NHS England has said that it is delaying the scheme for six months because it wants to ensure that the public better understands the proposals. That is a hugely arrogant argument. NHS England is basically saying, “Look, we know best. We tried to get this through by stealth but we got found out. We will therefore delay it by six months while we try to explain it better to you, the public. We know best—we understand and you do not.” As I just said in response to the hon. Member for Worthing West (Sir Peter Bottomley), 87% of the population have considerable concerns about the scheme and do not want their data to be taken outside of the confidentiality agreement that exists between a patient and their doctor.

No, I have given way on many occasions.

NHS England must start listening. GPs in Birmingham, where my constituency is, have said that they simply do not have time to have a proper conversation with patients about data sharing. GP surgeries are already stretched, and patients struggle to get an appointment within a reasonable time frame. Are we really suggesting that GPs should be talking to patients about the minutiae of a data-sharing scheme when ill people already cannot get an appointment? Would that really be the best use of doctors’ time?

My hon. Friend the Member for Easington (Grahame M. Morris) raised the issue of who is going to extract the information, and pointed out that Atos appears to have won the contract. At first, I thought that that was a joke, and I looked at the calendar to check that it was not 1 April. If it is seriously being suggested that Atos, probably the most loathed and inept company operating in the UK, is to be left to extract the data, all I can say is God help the patients of this country. The Department for Work and Pensions has found that 60% of Atos disability assessments have been overturned on appeal. The company is absolutely hopeless. How on earth can the Government award it a contract to extract patient data? I ask the Minister: will it be done in this country, or on the other side of the world? I have no confidence whatever that Atos will be able to retain the confidentiality that patients want.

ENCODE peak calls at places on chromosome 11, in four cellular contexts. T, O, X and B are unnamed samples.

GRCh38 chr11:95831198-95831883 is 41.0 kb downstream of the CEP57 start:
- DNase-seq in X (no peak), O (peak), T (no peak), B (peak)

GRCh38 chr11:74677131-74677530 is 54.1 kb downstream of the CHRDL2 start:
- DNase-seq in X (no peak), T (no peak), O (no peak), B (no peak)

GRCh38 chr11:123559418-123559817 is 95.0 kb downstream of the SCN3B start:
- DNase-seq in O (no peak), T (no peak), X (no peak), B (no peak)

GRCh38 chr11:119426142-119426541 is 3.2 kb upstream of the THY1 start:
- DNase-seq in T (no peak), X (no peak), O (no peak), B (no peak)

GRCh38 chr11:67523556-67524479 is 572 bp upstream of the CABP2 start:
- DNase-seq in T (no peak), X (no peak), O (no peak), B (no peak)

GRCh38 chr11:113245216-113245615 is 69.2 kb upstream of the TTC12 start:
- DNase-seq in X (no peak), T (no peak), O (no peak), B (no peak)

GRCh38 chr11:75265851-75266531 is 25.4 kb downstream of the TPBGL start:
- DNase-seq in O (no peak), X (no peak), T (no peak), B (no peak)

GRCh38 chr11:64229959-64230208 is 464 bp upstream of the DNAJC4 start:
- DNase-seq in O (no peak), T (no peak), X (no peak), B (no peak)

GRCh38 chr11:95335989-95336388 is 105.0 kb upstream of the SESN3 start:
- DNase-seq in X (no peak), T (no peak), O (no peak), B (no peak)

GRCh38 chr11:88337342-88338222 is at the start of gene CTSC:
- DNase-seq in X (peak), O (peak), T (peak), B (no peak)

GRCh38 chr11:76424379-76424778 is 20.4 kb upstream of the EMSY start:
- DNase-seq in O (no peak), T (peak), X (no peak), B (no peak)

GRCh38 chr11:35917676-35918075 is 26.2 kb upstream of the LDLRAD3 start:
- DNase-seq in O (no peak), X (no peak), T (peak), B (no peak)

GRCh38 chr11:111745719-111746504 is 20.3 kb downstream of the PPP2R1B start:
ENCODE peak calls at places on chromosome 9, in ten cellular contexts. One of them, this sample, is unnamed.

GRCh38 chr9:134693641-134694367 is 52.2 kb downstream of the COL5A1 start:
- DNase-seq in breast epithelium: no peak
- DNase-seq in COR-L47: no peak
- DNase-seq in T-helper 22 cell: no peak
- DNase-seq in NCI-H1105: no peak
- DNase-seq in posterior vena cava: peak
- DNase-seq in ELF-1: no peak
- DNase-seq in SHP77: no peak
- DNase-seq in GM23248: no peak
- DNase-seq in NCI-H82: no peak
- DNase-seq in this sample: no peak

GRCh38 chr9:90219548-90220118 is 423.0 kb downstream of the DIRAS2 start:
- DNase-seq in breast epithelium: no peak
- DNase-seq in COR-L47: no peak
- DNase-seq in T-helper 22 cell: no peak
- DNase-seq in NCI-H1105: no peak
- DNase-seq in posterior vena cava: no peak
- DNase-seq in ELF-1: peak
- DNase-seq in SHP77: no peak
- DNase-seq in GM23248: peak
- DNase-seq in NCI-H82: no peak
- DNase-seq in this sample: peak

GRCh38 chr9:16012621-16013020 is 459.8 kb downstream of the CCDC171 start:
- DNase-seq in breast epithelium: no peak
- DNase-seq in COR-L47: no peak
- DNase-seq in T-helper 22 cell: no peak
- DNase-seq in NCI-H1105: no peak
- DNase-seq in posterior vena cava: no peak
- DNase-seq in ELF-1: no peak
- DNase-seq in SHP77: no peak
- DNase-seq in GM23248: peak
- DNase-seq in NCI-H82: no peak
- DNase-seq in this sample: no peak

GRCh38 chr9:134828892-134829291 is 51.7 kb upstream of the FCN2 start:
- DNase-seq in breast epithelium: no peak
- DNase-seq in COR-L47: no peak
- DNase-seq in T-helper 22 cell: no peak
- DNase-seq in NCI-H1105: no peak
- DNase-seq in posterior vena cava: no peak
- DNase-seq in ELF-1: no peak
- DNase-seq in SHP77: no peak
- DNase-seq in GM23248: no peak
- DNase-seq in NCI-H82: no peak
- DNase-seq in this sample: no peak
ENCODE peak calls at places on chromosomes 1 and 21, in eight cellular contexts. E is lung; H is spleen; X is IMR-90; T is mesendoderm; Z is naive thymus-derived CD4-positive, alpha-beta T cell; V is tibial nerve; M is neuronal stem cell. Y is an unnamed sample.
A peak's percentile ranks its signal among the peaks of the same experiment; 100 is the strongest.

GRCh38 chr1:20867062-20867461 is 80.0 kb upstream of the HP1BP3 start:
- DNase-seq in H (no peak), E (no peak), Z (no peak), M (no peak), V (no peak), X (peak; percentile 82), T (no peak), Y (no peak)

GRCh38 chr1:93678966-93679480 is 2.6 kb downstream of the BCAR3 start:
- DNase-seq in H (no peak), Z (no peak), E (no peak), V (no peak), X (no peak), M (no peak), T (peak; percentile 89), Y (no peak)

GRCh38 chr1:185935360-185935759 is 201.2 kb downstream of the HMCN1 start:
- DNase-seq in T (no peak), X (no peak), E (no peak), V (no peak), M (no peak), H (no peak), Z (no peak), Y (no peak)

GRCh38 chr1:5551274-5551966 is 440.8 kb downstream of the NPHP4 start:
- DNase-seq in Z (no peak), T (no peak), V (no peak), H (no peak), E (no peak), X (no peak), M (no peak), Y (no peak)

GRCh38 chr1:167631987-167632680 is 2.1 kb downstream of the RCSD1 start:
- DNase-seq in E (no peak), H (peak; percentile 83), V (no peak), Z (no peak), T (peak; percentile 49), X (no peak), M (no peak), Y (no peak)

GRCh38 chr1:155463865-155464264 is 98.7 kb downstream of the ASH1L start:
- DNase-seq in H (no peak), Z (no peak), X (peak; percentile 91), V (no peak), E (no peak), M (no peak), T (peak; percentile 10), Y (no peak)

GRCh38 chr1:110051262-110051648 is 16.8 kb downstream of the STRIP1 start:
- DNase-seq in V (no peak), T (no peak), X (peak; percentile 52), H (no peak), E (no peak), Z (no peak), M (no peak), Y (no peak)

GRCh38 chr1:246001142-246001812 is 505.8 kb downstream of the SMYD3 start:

In conclusion, some people say that the choice is between protecting patient confidentiality and saving lives, but that is a false choice. As I said right at the start of my speech, people such as me who are concerned about the scheme are not against medical research or the provision of information to allow research to go ahead. I am opposed, along with the vast majority of people in this country, to private information about patients being sold off to private companies for private gain. That cannot be right. I urge the Government to look at the issue again and listen to what doctors and patients are saying.

Order. Sir Peter is seeking to make a speech, but given the time, I can let him do so only if both the Minister and the hon. Member for Birmingham, Hall Green (Mr Godsiff) agree to it. I do not know whether the hon. Gentleman has received any notice that Sir Peter wishes to speak.

A number of Members had asked me whether I would mind their interventions, Mr Weir, and I took many of them, including two from the hon. Member for Worthing West (Sir Peter Bottomley).

Well, one intervention and a point of order that was ruled not to be a point of order. Both were during the course of my 15 minutes. It is a matter for the Minister as to whether he wishes to give up some of his time for the hon. Member for Worthing West.